Don’t Cook Now
After a busy and fun week cooking in Dublin then buzzing around for a long weekend on a bee project I was totally ready to jump on the plane to Venice, the location for the brilliant film thriller “Don’t Look Now” based on a Daphne du Mauriers’ short story, for a few days off and a feasting extravaganza.
Completing my Front tuck – round off, back spring somersault down the garden path in the direction of Mr Del Monte I delightedly informed him I had finished making our reservations for Venice restaurants and that I had succeeded in getting tables at all the best places. I am not sure if he was genuinely as delighted as I was or if the discovery of two baby lemons on the tree he was tending had put the look a look of satisfaction and success on his face.
Venice, more than almost anywhere in the world, is notorious for being a tourist food trap (and has been so I have been told for over 2000 years) so I was putting extra effort into my research so as not to slip up on the food side of the break. I had no doubt as we were heading to Italy that churches, statues and art would be very hard to miss.
Whether I am traveling for work of pleasure I tend to do a crazy amount of research on what and where to eat. I spend the weeks before ringing, texting, twittering and chatting to everyone I think may have the skinny on my destination. I go through my address book of friends and family which includes chefs, clients, food writers, food producers, foodies, food retailers…. you get the picture, it’s a lot of people who know a lot about food.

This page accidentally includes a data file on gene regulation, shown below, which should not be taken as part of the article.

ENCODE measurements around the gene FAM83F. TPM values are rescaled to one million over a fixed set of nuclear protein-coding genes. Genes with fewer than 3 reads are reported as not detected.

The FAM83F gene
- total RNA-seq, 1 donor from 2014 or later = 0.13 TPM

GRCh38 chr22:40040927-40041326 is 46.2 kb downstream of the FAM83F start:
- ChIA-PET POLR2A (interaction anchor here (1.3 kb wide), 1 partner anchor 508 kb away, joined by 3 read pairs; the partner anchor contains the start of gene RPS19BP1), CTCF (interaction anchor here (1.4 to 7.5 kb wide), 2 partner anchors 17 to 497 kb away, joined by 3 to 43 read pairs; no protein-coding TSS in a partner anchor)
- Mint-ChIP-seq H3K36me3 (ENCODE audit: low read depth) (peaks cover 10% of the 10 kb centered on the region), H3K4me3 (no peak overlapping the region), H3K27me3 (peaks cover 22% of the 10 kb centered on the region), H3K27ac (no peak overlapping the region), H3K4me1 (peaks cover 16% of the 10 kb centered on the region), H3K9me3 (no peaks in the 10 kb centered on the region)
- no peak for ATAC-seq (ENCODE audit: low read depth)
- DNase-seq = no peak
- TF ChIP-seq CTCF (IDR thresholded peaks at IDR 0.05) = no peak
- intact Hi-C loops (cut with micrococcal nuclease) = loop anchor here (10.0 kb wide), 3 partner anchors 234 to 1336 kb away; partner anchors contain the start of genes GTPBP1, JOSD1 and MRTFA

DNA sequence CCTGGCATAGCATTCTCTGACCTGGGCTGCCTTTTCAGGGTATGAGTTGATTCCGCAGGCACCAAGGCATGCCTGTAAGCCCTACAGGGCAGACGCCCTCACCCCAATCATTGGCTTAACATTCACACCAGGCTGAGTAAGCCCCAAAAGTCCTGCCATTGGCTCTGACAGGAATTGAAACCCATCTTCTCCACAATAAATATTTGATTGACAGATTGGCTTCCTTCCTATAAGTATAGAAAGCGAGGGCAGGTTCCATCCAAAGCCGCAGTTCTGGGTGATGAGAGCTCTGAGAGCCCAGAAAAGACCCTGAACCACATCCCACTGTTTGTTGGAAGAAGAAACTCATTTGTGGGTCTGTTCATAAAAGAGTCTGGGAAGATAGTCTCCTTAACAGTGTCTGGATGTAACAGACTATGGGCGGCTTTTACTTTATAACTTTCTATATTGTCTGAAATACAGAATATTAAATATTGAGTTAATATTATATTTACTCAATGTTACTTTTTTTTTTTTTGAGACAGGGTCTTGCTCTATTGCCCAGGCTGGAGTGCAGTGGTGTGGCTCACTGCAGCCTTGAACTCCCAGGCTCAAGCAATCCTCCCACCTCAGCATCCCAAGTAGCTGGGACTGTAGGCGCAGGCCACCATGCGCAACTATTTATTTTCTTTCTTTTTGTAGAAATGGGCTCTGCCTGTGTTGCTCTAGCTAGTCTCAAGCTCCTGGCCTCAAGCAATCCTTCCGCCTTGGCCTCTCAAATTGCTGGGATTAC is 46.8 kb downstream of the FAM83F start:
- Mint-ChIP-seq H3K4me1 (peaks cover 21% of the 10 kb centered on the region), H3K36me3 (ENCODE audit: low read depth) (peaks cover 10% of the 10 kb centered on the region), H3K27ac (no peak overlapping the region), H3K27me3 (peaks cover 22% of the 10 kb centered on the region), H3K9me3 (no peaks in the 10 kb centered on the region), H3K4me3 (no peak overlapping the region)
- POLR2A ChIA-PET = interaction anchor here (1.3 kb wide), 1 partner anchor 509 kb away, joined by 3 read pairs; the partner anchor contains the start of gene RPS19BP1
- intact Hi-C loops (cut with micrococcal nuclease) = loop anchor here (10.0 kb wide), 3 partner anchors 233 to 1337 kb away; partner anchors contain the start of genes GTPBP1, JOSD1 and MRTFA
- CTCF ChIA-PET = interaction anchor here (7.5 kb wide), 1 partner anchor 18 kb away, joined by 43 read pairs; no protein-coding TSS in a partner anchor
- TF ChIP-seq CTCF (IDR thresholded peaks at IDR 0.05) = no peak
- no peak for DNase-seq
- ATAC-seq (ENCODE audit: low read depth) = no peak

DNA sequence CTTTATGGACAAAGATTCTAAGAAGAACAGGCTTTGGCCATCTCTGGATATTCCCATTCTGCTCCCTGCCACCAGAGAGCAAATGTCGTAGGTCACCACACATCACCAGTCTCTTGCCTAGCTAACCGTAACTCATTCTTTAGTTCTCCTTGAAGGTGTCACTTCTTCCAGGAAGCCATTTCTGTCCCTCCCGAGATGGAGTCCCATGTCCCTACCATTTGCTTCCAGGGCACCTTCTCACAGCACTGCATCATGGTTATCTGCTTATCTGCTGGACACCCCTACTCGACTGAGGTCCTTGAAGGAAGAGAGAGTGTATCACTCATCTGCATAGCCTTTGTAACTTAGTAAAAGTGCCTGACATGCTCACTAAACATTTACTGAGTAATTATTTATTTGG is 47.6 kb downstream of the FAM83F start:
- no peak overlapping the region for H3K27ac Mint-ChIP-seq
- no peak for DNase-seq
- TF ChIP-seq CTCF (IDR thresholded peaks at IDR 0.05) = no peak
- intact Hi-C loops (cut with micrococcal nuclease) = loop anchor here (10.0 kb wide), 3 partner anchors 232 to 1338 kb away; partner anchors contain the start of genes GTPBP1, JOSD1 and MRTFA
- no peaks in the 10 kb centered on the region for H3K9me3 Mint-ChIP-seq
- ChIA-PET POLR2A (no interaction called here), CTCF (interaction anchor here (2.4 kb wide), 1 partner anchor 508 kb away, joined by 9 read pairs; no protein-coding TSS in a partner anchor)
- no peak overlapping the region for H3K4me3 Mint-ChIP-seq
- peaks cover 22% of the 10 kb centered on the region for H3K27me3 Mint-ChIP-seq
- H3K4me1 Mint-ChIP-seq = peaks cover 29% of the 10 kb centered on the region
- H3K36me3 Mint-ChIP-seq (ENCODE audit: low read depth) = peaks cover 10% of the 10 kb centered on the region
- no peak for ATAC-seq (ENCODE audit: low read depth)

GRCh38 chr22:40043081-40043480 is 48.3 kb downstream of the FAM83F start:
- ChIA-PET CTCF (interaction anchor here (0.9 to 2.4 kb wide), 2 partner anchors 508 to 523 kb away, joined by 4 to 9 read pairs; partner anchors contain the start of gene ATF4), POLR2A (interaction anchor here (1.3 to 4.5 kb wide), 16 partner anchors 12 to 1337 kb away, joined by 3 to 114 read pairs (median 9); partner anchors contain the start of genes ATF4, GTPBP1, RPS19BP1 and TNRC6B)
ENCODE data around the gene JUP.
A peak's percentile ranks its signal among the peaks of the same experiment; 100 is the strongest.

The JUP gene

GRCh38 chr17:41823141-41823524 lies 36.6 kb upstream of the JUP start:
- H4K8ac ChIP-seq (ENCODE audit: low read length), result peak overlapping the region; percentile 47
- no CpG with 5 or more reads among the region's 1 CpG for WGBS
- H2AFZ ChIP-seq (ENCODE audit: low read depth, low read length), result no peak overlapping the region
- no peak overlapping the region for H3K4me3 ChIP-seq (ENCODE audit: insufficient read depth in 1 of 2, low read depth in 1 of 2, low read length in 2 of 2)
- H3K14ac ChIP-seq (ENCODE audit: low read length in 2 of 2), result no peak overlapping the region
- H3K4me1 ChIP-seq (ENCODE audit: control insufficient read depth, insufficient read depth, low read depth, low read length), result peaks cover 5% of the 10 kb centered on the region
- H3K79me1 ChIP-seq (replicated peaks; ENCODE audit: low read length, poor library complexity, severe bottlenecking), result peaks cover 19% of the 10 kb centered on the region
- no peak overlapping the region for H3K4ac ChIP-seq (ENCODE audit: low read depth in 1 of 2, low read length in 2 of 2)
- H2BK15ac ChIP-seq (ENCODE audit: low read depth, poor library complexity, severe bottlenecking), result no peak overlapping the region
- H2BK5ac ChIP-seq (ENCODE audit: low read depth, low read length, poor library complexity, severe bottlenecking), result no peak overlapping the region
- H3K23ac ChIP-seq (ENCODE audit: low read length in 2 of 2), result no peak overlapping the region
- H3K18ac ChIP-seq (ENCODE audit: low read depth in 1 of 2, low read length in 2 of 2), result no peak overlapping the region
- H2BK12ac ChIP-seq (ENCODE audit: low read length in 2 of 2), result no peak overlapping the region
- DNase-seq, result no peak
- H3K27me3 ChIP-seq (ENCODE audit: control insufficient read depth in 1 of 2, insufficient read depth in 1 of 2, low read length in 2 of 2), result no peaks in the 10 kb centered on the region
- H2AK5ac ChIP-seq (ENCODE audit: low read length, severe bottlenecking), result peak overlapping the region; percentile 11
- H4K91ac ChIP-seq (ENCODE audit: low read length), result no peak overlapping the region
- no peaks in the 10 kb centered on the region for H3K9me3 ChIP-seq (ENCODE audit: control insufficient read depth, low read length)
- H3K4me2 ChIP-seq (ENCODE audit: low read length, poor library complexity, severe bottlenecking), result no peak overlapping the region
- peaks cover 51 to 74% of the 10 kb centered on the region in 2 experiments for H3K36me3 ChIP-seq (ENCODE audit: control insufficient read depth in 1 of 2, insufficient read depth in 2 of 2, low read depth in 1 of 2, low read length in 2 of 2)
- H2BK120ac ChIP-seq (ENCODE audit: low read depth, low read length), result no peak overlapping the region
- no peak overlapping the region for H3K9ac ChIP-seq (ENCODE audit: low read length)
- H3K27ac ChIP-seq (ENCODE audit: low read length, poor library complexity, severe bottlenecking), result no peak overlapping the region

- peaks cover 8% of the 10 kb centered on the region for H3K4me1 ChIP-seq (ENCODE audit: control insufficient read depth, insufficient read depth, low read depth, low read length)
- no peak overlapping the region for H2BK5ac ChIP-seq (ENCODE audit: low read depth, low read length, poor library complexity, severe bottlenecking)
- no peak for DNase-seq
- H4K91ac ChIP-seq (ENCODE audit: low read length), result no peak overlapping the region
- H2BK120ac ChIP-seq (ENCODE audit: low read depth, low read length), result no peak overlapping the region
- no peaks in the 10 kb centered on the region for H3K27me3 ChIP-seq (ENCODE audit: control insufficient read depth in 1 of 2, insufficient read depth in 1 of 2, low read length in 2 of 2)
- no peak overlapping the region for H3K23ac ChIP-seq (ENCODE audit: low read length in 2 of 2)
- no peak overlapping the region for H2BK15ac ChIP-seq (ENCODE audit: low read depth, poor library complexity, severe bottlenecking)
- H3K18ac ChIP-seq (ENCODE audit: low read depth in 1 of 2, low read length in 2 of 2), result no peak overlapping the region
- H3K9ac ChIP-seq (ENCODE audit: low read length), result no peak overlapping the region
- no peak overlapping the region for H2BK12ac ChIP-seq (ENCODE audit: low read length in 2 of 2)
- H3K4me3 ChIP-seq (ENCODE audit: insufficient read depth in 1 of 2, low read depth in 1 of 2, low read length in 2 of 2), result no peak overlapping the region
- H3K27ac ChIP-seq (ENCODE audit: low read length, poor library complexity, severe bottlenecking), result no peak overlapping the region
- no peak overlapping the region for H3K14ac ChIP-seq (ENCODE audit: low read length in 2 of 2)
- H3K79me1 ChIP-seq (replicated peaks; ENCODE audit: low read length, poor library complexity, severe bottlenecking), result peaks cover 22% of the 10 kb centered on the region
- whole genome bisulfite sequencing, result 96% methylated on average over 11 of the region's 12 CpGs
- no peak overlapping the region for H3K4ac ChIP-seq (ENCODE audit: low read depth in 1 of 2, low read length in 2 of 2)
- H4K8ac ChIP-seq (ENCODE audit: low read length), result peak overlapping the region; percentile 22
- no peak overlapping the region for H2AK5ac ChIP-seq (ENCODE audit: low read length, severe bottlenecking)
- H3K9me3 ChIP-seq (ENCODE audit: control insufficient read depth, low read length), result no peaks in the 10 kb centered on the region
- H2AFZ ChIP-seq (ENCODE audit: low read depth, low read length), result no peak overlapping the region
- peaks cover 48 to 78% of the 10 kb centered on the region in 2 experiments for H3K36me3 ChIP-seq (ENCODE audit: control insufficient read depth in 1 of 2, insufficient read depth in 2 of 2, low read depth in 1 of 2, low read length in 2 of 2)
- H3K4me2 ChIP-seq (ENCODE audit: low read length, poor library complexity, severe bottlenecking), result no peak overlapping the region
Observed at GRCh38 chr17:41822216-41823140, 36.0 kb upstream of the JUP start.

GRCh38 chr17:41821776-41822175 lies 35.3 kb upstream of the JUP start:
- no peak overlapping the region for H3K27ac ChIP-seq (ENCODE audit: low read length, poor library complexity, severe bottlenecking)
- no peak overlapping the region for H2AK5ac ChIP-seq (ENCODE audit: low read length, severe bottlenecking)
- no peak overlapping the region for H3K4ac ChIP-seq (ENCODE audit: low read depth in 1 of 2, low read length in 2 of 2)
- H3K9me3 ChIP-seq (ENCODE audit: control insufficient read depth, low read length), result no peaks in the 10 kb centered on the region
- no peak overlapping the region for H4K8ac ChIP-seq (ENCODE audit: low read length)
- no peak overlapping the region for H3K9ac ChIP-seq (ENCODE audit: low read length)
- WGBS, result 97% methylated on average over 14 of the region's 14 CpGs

I could say this slightly obsessive behaviour was because as a well travelled chef/food writer I feel the pressure to know about these things from others and the answer to “Where should we eat tonight” should come from me but its more because I love doing it and I see food as one of the most interesting and important aspects and reveals about people and places.
So for this blog it’s a mini food review, tips and tricks of what and where to eat in Venice.
Firstly NEVER, EVER wonder down a street, peer into a restaurant and think “ooh that looks nice, lets eat here”. Yes that’s a fun approach and works perfectly well else where but in Venice its is a sure fired way of being disappointed and ending the evening in frosty looks and mutterings of “ well it was your idea” as the bill for a bajillon euros reaches the table and you are trying to digest your canned luke warm spaghetti alle vongole.
Trust your sources. When researching and asking people be honest and think do I trust their opinion (having just reread this blog that last sentence makes me sound much less easy going than I actually am ( promise). Some food review sites like trip adviser, that although have some of the biggest collection of views, include everyone’s opinion and so are open to the restaurants friends and family putting positive or false opinions up eg “ eating at Besta Pasta in Towna was the best dining experience I have in the entire universe” or on the other hand allows disgruntled customers to rant or even the competitive restaurateurs to have their say e.g. “ This Venice restaurant should be allowed to sink, the waiters had less charm than the tasteless slimy sea slug like gnocchi being served on my plate” .
I stick to food bloggers websites, trusted sources of friends and family and take note if certain restaurants are repeatedly mentioned on ‘where to’ lists published by magazines and newspapers.